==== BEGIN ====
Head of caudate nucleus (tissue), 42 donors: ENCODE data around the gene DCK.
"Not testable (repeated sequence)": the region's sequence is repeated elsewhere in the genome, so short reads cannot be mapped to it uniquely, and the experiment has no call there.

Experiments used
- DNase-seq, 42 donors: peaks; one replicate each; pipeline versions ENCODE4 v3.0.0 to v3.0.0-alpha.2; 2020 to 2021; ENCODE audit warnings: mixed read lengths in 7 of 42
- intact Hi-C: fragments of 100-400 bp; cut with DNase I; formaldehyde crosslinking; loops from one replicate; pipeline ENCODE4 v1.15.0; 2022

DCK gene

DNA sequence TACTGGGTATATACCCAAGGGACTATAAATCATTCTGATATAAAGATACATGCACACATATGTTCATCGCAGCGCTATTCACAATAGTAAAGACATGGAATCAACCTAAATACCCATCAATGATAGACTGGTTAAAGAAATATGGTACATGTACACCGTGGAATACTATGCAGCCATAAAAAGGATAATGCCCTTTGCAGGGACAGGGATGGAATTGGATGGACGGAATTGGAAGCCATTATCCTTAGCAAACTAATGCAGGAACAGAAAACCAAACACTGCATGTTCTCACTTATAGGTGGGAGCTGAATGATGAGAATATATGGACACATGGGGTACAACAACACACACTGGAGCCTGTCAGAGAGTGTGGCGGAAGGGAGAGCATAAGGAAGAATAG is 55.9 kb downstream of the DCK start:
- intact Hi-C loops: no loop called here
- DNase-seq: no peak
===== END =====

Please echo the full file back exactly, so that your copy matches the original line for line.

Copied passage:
Head of caudate nucleus (tissue), 42 donors: ENCODE data around the gene DCK.
"Not testable (repeated sequence)": the region's sequence is repeated elsewhere in the genome, so short reads cannot be mapped to it uniquely, and the experiment has no call there.

Experiments used
- DNase-seq, 42 donors: peaks; one replicate each; pipeline versions ENCODE4 v3.0.0 to v3.0.0-alpha.2; 2020 to 2021; ENCODE audit warnings: mixed read lengths in 7 of 42
- intact Hi-C: fragments of 100-400 bp; cut with DNase I; formaldehyde crosslinking; loops from one replicate; pipeline ENCODE4 v1.15.0; 2022

DCK gene

DNA sequence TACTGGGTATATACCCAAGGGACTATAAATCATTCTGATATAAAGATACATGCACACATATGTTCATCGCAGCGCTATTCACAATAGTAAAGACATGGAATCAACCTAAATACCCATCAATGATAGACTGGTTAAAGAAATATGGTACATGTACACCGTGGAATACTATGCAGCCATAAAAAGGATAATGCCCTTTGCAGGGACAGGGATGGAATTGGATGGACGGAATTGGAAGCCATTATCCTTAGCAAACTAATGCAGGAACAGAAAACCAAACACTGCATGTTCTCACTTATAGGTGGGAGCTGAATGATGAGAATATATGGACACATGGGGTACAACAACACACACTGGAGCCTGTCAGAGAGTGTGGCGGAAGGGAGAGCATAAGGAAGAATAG is 55.9 kb downstream of the DCK start:
- intact Hi-C loops: no loop called here
- DNase-seq: no peak